Learn to do good.
Help the oppressed.
Defend the cause of orphans.
Fight for the rights of widows.
-Isaiah 1:17, NLT
Is it just to treat victims the same way as you treat perpetrators of sins against them?
God calls those in power–like pastors and church leaders–to seek justice as seen in this verse from Isaiah.
- How can we discharge this call to seek justice if we do not see the difference between a victim and a perpetrator?
- Or more to the point, how can we protect a victim or help an oppressed individual if we deny such individuals exist?
Such are my objections to the in vogue movement to avoid “victim mentality” at all costs. While I think such teachings are well-intentioned and have some merit* (e.g. like helping victims to avoid dangerous passivity and encouraging victims to start the journey to forgiveness), I have seen such teachings taken to the extreme. This extreme is where Christians are quick to deny the reality of the existence of victims.
Such adamant teaching against victim identity creates a church culture where justice for the victims is impossible as they are not seen. They do not exist.
To be fair, I do not use the terms adultery or infidelity victim much on this blog in part because of how teachings against these identities are so forceful in the evangelical culture. To use those terms regularly is to take on baggage that I rather not address.
That said, the extreme teaching of avoiding mentioning of adultery victims needs addressing. It minimizes and hides what has happened. Furthermore, I have experienced this particular spiritually and emotionally abusive technique at the hands of my former father-in-law and my former wife. So, I know how effective and damaging it can be. It works quite well in silencing infidelity victims and in denying them justice as it shuts down any discussion of wrongdoing done against them with just a little sentence:
“It sounds like you are stuck in a victim mentality.”
Let me share an analogy explaining how absurd this extreme teaching is:
When I was working out at a local gym a few years ago, I came back to the locker room to discover a missing combination lock, my wallet taken, and bolt cutters sitting nearby. I was a victim of theft. It was reported to the police, and I do not remember them successfully finding out who did it.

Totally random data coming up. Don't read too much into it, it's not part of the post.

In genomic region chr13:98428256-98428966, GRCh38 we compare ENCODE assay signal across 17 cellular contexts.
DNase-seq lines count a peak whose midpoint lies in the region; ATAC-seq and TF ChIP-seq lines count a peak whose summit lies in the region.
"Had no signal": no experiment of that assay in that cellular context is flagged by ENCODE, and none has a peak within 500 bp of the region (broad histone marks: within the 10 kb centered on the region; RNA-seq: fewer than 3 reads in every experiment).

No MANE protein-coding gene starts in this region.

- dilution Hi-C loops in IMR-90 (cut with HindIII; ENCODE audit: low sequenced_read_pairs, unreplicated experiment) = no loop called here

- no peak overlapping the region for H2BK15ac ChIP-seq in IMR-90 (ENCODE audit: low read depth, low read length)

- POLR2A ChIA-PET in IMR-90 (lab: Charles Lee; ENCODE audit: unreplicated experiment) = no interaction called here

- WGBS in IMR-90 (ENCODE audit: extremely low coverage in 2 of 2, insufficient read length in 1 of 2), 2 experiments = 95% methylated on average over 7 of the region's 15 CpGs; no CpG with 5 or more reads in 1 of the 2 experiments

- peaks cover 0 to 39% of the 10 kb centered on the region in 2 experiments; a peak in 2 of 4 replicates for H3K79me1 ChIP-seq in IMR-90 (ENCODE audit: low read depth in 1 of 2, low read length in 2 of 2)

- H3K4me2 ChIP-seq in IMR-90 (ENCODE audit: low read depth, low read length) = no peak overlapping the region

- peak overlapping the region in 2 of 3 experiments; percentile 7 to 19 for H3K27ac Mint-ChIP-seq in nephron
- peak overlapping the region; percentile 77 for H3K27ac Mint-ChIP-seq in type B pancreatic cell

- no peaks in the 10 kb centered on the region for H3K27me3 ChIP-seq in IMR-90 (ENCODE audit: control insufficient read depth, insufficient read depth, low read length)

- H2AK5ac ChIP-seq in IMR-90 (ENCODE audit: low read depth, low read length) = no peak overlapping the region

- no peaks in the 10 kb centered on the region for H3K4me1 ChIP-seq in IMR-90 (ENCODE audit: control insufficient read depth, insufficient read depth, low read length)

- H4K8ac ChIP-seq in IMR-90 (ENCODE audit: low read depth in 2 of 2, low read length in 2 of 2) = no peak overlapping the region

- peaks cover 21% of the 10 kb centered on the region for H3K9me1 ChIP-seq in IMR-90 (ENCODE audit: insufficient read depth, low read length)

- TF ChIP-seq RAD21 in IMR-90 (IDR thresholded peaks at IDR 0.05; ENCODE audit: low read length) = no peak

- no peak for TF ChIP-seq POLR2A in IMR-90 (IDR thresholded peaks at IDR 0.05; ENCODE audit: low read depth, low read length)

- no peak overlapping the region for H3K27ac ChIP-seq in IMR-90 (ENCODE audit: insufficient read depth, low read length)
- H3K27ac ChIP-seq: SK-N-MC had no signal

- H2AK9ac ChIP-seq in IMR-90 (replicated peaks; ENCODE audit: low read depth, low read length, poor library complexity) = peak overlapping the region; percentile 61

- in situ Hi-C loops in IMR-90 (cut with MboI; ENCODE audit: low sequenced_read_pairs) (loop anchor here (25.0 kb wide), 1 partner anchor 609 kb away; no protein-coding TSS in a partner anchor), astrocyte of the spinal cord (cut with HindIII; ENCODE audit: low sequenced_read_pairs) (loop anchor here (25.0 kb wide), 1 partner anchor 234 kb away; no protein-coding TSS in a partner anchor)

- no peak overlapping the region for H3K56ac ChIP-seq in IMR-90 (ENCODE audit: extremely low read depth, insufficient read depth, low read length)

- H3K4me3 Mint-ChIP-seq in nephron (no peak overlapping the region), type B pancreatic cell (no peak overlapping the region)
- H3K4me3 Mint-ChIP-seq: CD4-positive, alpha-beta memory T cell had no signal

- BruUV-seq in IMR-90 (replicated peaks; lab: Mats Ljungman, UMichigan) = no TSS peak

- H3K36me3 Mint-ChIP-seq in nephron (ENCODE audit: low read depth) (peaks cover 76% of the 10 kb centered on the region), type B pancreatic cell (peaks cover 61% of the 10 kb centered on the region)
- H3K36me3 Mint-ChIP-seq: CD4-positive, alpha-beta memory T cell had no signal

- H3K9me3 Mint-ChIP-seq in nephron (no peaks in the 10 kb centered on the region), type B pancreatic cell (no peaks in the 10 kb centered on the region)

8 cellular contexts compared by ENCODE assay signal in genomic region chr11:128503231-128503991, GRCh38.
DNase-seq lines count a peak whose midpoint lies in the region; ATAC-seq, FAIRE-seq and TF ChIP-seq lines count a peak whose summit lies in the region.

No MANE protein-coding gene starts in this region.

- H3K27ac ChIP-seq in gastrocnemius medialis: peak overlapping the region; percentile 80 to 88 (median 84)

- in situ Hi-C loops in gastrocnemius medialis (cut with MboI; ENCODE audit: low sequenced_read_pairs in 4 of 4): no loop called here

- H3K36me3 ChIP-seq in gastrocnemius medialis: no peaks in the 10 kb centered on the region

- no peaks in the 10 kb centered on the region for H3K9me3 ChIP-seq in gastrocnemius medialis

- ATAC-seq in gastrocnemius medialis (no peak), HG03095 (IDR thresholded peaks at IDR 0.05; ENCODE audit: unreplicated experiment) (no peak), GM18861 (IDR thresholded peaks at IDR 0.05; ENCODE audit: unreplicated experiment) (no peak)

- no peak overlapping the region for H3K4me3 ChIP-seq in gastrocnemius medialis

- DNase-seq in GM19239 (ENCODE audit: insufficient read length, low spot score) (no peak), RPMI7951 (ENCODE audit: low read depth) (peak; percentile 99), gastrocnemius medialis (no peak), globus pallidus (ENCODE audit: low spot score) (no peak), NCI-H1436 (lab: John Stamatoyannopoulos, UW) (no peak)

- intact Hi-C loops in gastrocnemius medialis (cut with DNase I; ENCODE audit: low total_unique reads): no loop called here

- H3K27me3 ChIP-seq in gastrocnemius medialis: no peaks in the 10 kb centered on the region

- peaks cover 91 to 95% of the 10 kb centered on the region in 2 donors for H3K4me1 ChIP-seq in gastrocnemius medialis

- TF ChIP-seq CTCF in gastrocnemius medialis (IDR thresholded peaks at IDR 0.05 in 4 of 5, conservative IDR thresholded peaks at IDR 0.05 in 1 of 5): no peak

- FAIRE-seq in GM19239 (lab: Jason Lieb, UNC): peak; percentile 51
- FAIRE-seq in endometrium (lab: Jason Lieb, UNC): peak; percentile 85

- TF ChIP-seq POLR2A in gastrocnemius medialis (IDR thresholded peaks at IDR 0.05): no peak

I did not have to worry when reporting my stolen wallet that the police or even other Christians would worry that I might be stuck in “victim mentality” by acknowledging the fact my wallet had been stolen. Nor did I have to worry that the police would not listen to me denying the facts of a missing wallet and bolt cutters presumably used to commit the crime. To this day, I am not walking around stuck in “theft victim” mentality even though that was a part of my story. I won’t belabor my point any more.
Do you see how absurd these extreme victim mentality teachings are when applied to any other situation other than adultery?
Let me be clear:
Victims exist in this world. More specifically, adultery victims exist. Adultery is never a victimless sin.
It harms the faithful spouse.
It harms their extended family.
It harms the children.
It harms friends.
It harms the community.
And God calls it evil (see Deut. 22:22).
So, next time a sister or brother in the Lord tells you they are a victim of adultery, please do not rush to labeling the faithful spouse as stuck in “victim mentality.” Listen to their story, if they are willing to share. Validate their feelings of hurt and injustice for they have experienced injustice!
Remember how you would feel if someone essentially told you to shut up about your pain after having your soul raped and your world turned upside down. And don’t be that “guy.”
*I recognize my identity is not “adultery victim.” I am far more than what was done to me–i.e. I reject passivity. I am a faithful spouse! However, I am not less than an adultery victim either. It is a part of my story. The reality is my former spouse committed adultery against me. That makes me a victim of her sin. It is a historical fact. To deny this is to deny reality and agree to a lie that it did not happen.